Ready to remodel? Here are some steps to make it easier
You’re afraid of making a big mistake if you remodel, repaint or refurnish.
After all, you might have to live with some ugly results.
You keep asking yourself if a decorator or remodeler will cost too much. As a result, nothing at all gets done. So what do you do next?
Many homeowners get anxious about redecorating, designer Barbara Kaplan of Scottsdale said. Just picking new paint colors or a new couch is overwhelming for some people, even when their home seems uncomfortable and outdated to them.
There are many ways to get help, but you need to spend some time researching your improvements. Here are a few suggestions:
Go online to look at dream houses
Look at the Houzz Web site, started by a couple who were remodeling and struggling to make choices. The site can help you find the style of kitchen or bath you want or the right color for the living room.
Another favorite of homeowners is Pinterest, where you can collect whole electronic “books” filled with rooms that you wish belonged to you.
Get some quotes on the job you want done
Before a major remodel, start by talking to remodelers to find out what different versions of the room may cost. The most cost-efficient way to remodel, of course, is by keeping the same footprint for the bathroom or kitchen and changing the surfaces and/or cabinets.
But, of course, maybe you want to remove a bathtub or expand a shower. Then what?
Check on businesses offering full-service design, building and remodeling. Show these contractors photos of ideas you like. They can tell you what works and what doesn’t.
Often, with larger jobs, remodelers will bring in a designer for a consultation before starting the project.
The time you spend screening contractors is time well-spent. It will pay big dividends and help you avoid remodeling nightmares.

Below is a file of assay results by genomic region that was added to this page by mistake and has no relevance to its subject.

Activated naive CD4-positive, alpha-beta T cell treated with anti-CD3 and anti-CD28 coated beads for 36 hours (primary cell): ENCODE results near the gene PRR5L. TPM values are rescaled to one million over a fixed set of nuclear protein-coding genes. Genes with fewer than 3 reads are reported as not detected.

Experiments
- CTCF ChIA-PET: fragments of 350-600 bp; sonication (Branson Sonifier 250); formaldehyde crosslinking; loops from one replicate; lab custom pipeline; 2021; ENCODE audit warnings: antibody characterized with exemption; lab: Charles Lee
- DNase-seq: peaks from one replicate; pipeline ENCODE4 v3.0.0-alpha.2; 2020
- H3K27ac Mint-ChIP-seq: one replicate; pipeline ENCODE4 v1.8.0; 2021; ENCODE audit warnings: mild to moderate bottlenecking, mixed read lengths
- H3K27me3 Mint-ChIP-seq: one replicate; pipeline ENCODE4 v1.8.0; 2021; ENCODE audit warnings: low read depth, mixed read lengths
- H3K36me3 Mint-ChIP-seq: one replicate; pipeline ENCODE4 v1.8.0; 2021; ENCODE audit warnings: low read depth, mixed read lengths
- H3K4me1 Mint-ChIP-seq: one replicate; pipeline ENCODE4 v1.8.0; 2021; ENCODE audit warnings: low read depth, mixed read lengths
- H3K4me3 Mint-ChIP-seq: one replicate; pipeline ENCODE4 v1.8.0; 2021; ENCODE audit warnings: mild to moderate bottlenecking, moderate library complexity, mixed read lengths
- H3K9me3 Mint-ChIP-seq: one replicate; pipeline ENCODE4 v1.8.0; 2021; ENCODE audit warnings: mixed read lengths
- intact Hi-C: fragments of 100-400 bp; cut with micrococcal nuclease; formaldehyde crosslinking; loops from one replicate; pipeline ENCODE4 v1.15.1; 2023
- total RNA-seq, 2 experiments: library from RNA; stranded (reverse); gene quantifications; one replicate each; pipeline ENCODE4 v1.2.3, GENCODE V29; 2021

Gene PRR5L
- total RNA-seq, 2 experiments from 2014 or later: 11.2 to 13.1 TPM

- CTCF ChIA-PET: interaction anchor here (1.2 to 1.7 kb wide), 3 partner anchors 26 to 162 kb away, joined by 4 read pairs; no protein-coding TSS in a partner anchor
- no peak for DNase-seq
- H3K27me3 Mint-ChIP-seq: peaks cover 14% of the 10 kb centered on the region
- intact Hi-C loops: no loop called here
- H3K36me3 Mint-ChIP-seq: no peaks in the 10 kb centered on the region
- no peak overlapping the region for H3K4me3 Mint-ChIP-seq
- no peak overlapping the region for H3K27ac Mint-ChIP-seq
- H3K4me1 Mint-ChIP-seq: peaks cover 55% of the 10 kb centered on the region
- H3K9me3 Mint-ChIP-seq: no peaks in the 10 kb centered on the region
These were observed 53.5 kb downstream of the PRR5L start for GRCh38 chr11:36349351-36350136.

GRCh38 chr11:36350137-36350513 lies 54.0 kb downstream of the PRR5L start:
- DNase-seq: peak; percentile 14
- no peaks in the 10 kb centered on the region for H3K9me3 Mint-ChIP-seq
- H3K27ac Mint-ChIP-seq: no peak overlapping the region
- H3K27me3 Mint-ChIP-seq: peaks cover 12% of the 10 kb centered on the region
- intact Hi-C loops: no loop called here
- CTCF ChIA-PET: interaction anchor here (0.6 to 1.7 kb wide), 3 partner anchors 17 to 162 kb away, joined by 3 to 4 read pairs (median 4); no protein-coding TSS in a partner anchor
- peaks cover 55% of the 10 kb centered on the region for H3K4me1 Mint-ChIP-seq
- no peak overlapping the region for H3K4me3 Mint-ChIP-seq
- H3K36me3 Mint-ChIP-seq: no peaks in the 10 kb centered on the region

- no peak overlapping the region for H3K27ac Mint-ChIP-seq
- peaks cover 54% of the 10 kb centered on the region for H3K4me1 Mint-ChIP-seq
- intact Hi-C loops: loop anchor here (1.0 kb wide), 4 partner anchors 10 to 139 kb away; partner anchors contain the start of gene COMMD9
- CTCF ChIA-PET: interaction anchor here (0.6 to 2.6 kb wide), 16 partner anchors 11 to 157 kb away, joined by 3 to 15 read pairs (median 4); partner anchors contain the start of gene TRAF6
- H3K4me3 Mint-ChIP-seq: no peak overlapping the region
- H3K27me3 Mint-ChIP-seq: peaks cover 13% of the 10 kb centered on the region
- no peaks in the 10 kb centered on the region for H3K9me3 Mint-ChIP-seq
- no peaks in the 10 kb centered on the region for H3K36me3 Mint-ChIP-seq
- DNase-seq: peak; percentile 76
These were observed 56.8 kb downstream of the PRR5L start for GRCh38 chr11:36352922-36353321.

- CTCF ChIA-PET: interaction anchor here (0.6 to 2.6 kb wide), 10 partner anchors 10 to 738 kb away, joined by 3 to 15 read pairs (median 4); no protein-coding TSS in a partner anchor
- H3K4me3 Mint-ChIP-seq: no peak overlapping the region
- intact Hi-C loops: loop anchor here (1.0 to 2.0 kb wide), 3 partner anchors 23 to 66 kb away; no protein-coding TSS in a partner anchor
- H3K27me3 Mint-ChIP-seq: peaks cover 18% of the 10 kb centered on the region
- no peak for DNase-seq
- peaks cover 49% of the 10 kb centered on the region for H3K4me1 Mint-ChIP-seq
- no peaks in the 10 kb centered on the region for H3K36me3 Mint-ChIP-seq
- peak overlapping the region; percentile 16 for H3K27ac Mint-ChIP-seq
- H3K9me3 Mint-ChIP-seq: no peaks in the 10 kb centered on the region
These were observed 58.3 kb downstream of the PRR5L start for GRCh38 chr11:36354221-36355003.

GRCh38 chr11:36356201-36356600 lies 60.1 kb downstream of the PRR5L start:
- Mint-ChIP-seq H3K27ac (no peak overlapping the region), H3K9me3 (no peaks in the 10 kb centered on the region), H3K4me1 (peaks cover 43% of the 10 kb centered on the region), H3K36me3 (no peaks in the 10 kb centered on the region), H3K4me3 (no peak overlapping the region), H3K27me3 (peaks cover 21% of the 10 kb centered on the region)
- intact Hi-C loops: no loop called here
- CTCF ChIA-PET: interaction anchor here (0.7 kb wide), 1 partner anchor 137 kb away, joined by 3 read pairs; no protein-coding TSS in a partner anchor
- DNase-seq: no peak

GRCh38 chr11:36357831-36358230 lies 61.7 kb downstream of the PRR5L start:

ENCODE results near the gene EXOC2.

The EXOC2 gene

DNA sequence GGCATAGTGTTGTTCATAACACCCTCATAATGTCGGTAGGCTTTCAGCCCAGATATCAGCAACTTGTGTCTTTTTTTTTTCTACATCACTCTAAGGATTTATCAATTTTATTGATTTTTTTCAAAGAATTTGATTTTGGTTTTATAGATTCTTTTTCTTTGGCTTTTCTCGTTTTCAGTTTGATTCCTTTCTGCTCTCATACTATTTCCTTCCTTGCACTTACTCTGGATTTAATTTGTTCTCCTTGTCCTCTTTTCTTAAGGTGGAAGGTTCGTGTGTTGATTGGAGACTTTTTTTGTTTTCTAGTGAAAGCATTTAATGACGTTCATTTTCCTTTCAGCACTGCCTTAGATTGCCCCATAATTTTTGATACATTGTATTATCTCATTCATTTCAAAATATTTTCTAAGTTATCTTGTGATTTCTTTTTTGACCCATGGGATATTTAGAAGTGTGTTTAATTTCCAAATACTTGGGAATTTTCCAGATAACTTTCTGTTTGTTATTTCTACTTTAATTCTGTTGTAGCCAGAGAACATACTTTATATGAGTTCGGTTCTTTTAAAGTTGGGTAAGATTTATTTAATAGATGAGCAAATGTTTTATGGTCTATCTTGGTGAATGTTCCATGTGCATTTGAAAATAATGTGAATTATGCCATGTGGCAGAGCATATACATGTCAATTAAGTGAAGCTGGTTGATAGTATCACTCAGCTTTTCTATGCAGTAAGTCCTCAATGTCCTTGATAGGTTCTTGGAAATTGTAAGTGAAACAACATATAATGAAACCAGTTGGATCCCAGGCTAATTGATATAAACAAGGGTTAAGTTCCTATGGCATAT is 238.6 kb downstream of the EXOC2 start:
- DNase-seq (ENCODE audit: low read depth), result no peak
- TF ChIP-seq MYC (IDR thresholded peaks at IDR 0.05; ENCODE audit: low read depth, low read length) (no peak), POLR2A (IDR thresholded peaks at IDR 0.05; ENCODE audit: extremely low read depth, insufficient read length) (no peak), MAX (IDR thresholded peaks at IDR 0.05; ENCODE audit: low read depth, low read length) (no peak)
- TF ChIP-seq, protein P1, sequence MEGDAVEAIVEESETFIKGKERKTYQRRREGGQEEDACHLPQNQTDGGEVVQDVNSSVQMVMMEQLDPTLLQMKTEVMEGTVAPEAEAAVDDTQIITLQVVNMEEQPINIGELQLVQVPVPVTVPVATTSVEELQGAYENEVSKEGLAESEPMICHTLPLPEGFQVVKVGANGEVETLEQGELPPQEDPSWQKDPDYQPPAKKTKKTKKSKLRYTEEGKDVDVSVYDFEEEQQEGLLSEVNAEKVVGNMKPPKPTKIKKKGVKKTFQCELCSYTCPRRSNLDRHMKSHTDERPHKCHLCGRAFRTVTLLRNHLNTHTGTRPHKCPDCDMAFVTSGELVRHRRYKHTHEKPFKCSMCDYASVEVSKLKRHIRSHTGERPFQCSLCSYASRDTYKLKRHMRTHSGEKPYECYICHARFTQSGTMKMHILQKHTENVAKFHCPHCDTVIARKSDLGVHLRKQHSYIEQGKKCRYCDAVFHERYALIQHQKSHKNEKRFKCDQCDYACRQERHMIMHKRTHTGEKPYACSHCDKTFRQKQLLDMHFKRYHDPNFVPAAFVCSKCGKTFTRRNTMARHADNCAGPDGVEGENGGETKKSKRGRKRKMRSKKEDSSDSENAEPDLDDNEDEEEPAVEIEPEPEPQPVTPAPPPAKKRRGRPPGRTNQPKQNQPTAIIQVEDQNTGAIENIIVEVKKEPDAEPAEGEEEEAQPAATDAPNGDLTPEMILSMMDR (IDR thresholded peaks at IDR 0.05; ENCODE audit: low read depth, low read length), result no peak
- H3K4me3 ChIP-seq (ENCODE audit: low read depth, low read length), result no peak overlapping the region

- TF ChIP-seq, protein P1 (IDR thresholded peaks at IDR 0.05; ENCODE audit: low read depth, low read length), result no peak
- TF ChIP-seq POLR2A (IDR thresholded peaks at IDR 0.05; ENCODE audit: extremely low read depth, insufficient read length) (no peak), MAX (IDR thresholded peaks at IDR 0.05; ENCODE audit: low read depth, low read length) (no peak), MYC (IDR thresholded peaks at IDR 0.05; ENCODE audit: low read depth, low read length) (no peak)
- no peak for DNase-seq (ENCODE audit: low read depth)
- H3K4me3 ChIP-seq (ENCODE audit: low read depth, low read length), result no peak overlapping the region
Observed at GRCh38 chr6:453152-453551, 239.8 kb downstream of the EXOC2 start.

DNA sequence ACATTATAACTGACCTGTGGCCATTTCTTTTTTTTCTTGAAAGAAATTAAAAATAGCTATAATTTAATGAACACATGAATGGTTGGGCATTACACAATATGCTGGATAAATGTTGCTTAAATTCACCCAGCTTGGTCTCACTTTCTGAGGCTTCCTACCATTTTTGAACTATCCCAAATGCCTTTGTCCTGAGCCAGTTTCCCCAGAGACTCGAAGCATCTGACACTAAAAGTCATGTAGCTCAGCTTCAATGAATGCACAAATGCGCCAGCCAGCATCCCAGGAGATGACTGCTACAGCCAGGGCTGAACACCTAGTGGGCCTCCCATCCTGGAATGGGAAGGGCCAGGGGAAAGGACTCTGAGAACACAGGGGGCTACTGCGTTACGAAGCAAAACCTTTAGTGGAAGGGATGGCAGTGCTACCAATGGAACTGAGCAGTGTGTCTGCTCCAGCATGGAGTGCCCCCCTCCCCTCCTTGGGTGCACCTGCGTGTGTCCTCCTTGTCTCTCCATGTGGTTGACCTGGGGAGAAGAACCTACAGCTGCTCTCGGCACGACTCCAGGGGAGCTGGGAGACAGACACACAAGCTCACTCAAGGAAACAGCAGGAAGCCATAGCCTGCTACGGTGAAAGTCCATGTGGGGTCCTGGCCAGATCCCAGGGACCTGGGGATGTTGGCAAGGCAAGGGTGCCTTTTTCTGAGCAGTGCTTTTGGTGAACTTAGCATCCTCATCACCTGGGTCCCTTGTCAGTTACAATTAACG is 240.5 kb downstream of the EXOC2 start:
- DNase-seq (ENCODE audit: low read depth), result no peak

There are low-cost and even free ways to get advice
Paint and furniture stores will send designers to your home to measure your spaces and give advice on what to buy so that you can make educated decisions.
You can check out paint colors online as well, but that’s not always very accurate.
You can paint large squares on your walls of your various choices in order to get more input on what colors will do for a room.
Another option: Try painting a powder room or closet with a favorite color to see how you feel once it’s done.
Here’s what professional designers really charge
On large assignments, designers and architects can get a percentage of what the total job costs. Sometimes, interior decorators are paid at an hourly rate that can range from $75 to $300 per hour, Kaplan said.
For a first visit, a professional shouldn’t charge at all, she said. Just talking to them will help you make decisions.
Kaplan has also developed what she calls the Bajaro Method with the aim of helping homeowners make confident decorating choices and thus shed their inhibitions. She’s even written a book about it and holds seminars for anxious homeowners.
Her slogan is: “Rooms have no feelings; you do.”
The book provides a process of self-discovery that starts with readers recording their family history and attitudes toward homes they had in the past. It ends with readers starting to plan to redo their homes.
For more homeowner advice, DIY tips and videos, and information about all the projects around your house, home, castle or cabin, visit Arizona’s largest collection of homeowner DIY advice and information at RosieontheHouse.com.
And if you are in need of a quality contractor you know you can trust, visit our list of Arizona’s very best contractors or service providers for your home improvement projects at RosieontheHouse.com – Arizona’s most-trusted referral network.
Tune in to KTAR every Saturday morning from 7-11 a.m. for the Rosie on the House broadcast!
Rosie on the House
- Harkins announces remodel to East Valley theater this fall
- Pomo Pizzeria in downtown Phoenix to reopen with new look, menu
- Explosives take down control tower as part of ISM Raceway renovation
- Walmart to invest $52 million in renovations to Arizona stores
- What is an evaporative cooler? Should I get one?